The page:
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Homework Help: How does friction cancel out in this problem?

  1. Feb 18, 2017 #1
    1. The problem statement, all variables and given/known data
    Consider a uniform solid disk of mass m and radius R, rolling without slipping down an inclined plane with an angle γ to the horizontal. The instantaneous point of contact between the disk and the incline is called P.

    2. Relevant equations
    ma = mgsinγ - μmgcosγ
    Γ = Rmgsinγ-Rμmg
    Moment of inertia about P = (3/2)MR2 from parallel axis theorem
    Γ is torque
    3. The attempt at a solution
    Are these the correct equations to start out from? Probably not. My professor said you are to assume that there is friction and it will end up cancelling. I can do the problem without friction but not including it.
    Γ = Rmgsinγ-Rμmg = (3/2)MR2α
    gsinγ-μg = (3/2)a
    a = (2/3)(gsinγ-μg)
  2. jcsd
  3. Feb 18, 2017 #2


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    Can you be a bit more explicit ? What does ##\Gamma = R mg\sin\gamma - R\mu mg## stand for ?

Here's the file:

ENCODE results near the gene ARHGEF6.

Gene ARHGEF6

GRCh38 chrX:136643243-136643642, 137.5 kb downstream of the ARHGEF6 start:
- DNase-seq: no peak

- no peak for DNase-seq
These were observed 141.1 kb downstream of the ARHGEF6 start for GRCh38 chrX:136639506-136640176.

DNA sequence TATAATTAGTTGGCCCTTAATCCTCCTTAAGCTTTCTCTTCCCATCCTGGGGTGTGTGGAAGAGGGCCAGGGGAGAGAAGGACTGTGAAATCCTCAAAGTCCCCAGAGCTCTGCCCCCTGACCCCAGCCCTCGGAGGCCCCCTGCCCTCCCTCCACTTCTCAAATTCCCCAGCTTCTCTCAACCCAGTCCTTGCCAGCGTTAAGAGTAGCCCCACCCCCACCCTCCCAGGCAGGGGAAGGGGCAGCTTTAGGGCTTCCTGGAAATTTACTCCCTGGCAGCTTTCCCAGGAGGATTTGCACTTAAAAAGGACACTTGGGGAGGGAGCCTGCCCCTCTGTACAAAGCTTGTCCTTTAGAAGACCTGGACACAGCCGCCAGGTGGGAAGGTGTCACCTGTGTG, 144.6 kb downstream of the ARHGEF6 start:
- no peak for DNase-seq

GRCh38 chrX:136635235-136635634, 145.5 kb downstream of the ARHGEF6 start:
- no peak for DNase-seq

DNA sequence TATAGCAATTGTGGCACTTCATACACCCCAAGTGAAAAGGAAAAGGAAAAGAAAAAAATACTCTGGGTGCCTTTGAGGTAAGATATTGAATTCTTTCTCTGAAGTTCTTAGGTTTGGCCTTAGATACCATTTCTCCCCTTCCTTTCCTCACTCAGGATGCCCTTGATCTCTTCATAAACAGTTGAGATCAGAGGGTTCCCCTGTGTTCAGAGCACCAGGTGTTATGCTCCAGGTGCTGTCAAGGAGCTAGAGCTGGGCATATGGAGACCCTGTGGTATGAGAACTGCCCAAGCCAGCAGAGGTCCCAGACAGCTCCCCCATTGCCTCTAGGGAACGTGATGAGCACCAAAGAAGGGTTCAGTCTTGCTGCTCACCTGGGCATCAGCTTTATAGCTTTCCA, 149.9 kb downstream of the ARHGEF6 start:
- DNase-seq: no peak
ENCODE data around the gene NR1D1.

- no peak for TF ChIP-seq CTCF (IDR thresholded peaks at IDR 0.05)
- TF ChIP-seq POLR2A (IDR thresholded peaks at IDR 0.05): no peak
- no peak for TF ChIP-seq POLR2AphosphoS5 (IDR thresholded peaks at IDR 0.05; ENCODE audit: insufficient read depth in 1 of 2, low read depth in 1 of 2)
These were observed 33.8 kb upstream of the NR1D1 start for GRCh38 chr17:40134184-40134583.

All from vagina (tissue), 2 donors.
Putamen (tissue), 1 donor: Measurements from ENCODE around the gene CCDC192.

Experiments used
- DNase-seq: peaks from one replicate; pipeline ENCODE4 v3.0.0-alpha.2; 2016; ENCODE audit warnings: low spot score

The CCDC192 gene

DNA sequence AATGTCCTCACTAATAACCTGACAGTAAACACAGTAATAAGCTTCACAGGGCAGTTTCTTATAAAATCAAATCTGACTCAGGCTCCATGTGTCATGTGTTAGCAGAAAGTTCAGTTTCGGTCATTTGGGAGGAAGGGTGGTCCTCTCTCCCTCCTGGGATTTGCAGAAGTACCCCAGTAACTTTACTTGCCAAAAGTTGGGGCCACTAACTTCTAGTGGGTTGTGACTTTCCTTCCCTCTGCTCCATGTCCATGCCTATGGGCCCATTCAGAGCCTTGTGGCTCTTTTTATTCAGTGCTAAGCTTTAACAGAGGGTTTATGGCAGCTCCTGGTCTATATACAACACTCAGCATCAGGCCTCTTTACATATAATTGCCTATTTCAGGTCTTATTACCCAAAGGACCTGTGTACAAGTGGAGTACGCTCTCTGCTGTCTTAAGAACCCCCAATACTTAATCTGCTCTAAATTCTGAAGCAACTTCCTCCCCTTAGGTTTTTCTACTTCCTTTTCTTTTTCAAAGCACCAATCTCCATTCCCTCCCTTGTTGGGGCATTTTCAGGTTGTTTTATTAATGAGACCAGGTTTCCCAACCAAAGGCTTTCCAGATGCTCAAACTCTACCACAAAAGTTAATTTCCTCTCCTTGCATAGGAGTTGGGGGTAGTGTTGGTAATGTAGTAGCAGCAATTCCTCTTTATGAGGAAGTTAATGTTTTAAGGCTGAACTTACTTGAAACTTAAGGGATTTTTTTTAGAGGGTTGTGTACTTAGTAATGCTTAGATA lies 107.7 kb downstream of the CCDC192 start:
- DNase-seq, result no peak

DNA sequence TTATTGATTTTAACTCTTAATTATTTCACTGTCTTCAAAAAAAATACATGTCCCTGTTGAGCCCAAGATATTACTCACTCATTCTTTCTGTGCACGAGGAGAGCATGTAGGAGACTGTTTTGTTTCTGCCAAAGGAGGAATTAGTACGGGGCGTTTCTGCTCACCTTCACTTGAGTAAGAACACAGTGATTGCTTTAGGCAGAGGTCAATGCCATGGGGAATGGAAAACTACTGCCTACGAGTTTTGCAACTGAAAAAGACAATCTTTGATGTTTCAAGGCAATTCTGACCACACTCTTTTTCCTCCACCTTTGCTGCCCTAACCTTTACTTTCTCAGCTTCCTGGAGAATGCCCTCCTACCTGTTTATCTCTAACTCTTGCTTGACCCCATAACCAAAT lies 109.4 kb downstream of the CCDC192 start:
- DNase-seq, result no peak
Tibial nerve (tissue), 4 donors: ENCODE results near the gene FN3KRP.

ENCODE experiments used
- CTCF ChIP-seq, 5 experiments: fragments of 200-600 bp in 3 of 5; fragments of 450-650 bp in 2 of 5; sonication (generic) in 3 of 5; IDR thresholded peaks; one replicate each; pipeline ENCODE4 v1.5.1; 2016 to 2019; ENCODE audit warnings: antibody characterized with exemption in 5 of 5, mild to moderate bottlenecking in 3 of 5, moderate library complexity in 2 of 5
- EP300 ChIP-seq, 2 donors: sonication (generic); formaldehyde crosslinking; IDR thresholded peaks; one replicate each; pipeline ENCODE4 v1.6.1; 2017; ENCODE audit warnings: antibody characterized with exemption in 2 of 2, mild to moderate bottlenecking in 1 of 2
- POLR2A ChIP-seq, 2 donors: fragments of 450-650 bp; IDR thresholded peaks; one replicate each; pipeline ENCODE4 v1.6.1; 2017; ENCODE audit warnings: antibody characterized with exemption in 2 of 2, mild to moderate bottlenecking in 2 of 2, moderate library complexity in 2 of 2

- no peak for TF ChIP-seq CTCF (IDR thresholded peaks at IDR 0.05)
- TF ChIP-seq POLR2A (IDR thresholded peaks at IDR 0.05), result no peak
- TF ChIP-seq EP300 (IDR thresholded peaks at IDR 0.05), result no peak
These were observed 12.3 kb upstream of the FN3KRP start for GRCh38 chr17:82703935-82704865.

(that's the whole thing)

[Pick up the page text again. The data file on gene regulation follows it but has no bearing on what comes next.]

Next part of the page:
4. Feb 18, 2017 #3
    It looks like you are defining the friction force to be equal to μN, but that only applies when the object is ready to slip. The problem only says that it is rolling without slipping. It doesn't give you any sense of how close it is to slipping. Also, I think it would be helpful if you could post your free body diagram showing how you defined your axes.
  5. Feb 18, 2017 #4


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    The problem statement implies that the instantaneous torque is to be calculated about the instantaneous point P, in which case friction keeps the disk from sliding so that it does instantaneously rotate about point P, but friction is not related to any torque about point P, since that is the pivot point.

    I don't understand why your professor stated that friction will end up cancelling. Although the torque about point P related to friction is zero, the point of application of linear forces doesn't matter, and the friction force opposes the component of gravity in the direction of the inclined plane, reducing the linear rate of acceleration of the disk (versus a frictionless plane).
  6. Feb 18, 2017 #5
    Got it - thanks
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